There was one statement in the examiner’s report which raised my eyebrows a bit. One of the two examiners expressed “surprise” that I made no use of Thermocalc “pseudosections”, which said examiner has found to give consistent results for a variety of compositions. He is correct; my thesis did not make use of that particular program for that task. Instead I used the program Perple_X, to which I was introduced first. I did consider also learning Thermocalc, and Theriak-Domino as well, since each program approaches the task slightly differently. However, it was recommended to me that rather than learning several different programs for the same sort of tasks that I instead focus on one and use the time not spent learning the mechanics of the other programs generating additional data for other aspects of the thesis. Around this same time I read a paper* by an author who did take the time to use those three different programs to model the same samples, and achieved similar, though not identical, results with each. The advice sounding reasonable to me, and the paper further convinced me that since different tools will give similar results that the important thing was to simply choose one of them. I can fully understand having a preference for one program over the other when doing such modeling and creating such diagrams, but never will I be surprised if a student working on their PhD chooses to go with only one program to accomplish a specific type of task. Today’s students are given a limited amount of time to complete their degree and failure to submit the thesis by the University imposed deadline results in loss of funding/support. Given such constraints it is not possible to use every program available, without sacrificing other sections of the research and some choices must be made.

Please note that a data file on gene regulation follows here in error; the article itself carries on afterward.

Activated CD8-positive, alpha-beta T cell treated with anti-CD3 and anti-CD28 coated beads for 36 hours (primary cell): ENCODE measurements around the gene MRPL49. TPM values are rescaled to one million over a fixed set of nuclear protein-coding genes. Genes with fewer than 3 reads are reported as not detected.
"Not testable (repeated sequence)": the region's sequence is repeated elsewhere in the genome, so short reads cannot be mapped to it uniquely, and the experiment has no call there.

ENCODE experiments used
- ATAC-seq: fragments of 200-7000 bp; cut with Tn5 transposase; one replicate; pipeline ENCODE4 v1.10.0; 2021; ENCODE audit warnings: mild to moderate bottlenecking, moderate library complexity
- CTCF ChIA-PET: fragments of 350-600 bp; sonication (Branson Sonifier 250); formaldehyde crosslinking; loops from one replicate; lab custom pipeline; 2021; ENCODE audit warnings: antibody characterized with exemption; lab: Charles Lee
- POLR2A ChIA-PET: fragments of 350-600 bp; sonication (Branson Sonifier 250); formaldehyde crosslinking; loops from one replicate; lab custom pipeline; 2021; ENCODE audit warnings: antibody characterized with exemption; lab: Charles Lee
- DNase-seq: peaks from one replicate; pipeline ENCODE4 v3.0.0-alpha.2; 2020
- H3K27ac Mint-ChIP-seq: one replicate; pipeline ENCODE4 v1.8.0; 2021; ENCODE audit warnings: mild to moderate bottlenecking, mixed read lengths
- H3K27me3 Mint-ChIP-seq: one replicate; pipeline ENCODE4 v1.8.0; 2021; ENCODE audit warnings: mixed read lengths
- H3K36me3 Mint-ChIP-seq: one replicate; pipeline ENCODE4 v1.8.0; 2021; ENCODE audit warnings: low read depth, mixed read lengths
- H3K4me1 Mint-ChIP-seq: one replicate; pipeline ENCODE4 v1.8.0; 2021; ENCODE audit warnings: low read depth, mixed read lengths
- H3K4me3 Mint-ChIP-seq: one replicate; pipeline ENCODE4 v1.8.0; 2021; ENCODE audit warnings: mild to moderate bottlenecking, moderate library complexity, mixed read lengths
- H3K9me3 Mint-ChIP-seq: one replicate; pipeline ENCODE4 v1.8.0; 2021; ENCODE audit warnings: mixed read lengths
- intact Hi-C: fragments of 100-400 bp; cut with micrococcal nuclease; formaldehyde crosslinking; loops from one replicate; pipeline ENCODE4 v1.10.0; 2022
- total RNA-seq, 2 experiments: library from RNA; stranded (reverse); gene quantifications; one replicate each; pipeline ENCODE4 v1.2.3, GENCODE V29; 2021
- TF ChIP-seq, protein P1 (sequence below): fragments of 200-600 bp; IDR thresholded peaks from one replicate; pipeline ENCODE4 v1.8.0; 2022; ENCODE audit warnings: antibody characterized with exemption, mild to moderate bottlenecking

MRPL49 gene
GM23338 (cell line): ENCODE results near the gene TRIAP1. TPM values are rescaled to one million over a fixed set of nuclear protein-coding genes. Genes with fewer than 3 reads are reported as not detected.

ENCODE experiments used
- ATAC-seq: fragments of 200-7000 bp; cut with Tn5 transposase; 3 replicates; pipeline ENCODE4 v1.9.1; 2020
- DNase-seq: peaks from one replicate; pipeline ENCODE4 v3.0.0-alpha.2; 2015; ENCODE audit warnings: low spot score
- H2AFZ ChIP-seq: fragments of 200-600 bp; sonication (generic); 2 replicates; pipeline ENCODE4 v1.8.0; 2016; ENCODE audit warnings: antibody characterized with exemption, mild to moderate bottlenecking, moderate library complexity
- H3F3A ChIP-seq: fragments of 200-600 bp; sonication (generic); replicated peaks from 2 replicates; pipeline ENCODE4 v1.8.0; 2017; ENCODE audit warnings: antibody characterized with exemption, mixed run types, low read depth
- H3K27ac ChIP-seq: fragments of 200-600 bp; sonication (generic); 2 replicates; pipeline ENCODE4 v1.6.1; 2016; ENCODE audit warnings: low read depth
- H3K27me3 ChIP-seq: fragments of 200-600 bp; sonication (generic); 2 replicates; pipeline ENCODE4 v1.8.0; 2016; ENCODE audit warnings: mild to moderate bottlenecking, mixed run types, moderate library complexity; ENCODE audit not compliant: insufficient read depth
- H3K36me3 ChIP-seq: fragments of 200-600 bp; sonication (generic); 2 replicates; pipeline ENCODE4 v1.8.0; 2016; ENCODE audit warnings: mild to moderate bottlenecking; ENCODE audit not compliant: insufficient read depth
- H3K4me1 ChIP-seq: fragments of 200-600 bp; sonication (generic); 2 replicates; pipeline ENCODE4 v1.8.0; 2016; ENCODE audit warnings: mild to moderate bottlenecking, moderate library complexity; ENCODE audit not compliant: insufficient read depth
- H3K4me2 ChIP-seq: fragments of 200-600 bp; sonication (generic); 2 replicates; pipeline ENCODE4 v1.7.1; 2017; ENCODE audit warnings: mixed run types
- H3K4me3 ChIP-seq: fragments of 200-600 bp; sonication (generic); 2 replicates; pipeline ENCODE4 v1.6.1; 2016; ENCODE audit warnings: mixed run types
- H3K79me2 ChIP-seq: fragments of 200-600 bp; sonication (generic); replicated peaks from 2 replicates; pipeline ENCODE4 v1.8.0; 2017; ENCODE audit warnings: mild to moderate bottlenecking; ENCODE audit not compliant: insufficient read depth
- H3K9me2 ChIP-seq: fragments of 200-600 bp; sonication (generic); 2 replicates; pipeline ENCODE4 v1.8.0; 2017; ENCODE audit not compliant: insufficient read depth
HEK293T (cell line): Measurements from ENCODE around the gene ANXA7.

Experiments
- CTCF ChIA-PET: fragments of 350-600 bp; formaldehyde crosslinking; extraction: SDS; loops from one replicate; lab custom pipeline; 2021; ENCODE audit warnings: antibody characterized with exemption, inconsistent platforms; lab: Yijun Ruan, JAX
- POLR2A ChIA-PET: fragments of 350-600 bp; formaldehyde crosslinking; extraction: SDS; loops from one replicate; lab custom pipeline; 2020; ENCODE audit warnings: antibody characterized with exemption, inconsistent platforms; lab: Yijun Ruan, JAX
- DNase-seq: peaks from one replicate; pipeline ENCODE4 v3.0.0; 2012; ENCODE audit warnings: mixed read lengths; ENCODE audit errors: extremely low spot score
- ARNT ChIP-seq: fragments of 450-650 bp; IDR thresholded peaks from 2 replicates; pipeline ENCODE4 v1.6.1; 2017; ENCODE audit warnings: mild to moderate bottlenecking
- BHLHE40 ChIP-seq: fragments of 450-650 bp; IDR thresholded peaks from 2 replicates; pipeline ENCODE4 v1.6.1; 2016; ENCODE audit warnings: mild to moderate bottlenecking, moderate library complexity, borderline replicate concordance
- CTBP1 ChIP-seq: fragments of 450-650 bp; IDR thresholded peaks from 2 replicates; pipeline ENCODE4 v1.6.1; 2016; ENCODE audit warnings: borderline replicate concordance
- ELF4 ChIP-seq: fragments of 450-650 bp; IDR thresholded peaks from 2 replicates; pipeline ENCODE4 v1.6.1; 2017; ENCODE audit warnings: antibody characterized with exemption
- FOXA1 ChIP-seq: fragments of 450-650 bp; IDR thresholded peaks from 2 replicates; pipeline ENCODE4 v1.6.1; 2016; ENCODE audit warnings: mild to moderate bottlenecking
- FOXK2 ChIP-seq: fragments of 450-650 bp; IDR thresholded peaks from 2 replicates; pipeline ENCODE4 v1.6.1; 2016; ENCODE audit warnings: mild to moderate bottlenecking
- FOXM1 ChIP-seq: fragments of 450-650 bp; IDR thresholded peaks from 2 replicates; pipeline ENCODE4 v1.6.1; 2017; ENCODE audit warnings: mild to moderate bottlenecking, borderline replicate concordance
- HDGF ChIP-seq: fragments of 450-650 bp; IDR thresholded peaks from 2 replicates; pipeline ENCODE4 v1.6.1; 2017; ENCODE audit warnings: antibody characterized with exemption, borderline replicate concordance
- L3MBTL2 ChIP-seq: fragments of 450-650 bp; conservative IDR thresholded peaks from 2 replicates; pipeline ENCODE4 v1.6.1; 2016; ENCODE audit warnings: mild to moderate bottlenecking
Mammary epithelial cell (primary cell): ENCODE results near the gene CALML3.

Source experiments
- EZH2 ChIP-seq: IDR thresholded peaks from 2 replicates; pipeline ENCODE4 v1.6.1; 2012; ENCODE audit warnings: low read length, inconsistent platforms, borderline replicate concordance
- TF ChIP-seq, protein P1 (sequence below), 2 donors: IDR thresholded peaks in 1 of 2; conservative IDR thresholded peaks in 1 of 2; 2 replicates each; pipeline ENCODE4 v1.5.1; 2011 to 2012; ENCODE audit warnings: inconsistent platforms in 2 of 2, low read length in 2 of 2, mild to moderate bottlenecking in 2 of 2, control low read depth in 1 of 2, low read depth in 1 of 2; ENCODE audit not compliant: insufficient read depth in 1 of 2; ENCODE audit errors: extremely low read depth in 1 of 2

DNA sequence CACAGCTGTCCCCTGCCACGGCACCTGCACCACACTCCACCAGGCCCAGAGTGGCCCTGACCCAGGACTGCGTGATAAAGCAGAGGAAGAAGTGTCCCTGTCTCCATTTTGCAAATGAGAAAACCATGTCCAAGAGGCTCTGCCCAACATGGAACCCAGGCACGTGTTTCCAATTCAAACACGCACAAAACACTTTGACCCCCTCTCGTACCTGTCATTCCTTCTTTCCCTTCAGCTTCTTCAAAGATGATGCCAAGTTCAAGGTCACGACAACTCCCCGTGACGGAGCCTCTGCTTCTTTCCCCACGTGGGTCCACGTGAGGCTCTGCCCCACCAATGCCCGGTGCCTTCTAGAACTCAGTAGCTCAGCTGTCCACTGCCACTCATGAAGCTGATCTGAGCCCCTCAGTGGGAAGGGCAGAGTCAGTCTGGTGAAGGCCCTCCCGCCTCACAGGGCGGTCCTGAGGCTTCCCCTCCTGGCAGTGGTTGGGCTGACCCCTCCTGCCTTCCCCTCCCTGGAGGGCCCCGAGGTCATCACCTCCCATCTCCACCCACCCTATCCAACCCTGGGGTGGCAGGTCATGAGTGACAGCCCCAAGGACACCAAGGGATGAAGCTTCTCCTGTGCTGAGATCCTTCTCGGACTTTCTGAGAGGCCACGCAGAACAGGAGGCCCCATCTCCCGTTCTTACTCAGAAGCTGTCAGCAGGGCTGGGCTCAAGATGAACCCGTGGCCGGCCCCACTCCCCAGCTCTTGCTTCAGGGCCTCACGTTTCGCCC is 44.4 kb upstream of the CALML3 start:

*Hoschek, G., 2004. Comparison of calculated P-T pseudosections for a kyanite eclogite from the Tauern Window, Eastern Alps, Austria. European Journal of Mineralogy, 16(1), 59-72.